Although Margaret constantly professes to be the world's lousiest mom, only the most cynical viewers wouldn't crown her mother-of-the-year by the time the closing credits roll. She may deserve the honor, but Robert Allan Ackerman's heavy-handed film so blatantly steers us to that conclusion, it's tough not to revolt against it. At first, we view the Singer family (and Margaret especially) as endearingly quirky, but Deena Goldstone's trite script quickly becomes mired in the characters' tics and idiosyncrasies, and in the process loses the story's focus. Patrick's "blindness" is such an obvious metaphor and so clumsily played it further alienates the audience, while a few of the sons merely wander through the film like extras, populating scenes without contributing to them.

Sarandon does her best with a tough role, but even her natural warmth and expressive eyes can't soften the script's artificial tone. Shepard plays virtually the same part in every film, and here his one-note acting style compliments his one-note character. Leonard and Astin are given little to do, and the marvelous Harden is wasted as Leonard's older lover.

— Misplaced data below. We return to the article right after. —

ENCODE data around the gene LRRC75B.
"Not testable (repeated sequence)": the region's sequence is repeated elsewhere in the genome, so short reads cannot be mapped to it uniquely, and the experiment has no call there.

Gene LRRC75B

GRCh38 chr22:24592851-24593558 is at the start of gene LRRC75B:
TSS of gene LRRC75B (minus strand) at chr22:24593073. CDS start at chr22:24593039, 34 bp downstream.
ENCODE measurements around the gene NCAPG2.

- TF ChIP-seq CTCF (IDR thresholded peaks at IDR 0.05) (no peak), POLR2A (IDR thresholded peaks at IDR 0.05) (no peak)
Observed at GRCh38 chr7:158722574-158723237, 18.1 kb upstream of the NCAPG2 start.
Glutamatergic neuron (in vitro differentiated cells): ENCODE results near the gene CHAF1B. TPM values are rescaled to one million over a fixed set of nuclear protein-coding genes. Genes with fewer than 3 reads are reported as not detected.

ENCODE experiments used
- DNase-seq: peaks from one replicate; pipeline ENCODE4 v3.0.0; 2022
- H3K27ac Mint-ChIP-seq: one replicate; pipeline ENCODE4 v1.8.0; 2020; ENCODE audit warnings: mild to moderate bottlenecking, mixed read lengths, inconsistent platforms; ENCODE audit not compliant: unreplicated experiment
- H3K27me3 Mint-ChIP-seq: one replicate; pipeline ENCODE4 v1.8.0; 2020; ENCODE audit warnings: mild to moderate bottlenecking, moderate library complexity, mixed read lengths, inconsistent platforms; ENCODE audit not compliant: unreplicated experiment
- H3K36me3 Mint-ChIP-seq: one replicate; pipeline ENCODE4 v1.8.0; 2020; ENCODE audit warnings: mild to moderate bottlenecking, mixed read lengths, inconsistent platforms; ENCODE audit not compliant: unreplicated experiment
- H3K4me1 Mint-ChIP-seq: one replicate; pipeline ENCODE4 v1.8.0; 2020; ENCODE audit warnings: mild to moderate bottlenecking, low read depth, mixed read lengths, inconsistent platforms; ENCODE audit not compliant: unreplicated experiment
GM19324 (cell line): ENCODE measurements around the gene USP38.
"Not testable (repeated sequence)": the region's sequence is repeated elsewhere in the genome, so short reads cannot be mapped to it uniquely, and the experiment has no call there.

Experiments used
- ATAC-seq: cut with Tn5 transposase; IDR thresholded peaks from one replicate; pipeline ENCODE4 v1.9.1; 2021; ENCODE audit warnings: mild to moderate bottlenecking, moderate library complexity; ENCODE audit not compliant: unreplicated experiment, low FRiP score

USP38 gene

Safe Passage takes some risks, but they wind up backfiring, and the film's saccharine tone and mechanical emotions overshadow its few honest, affecting moments. Its DVD release, however, at last puts this movie where it should have been all along—on television.

Rating for Style: C
Rating for Substance: C+


Image Transfer

Aspect Ratio1.85:1 - Widescreen
Original Aspect Ratioyes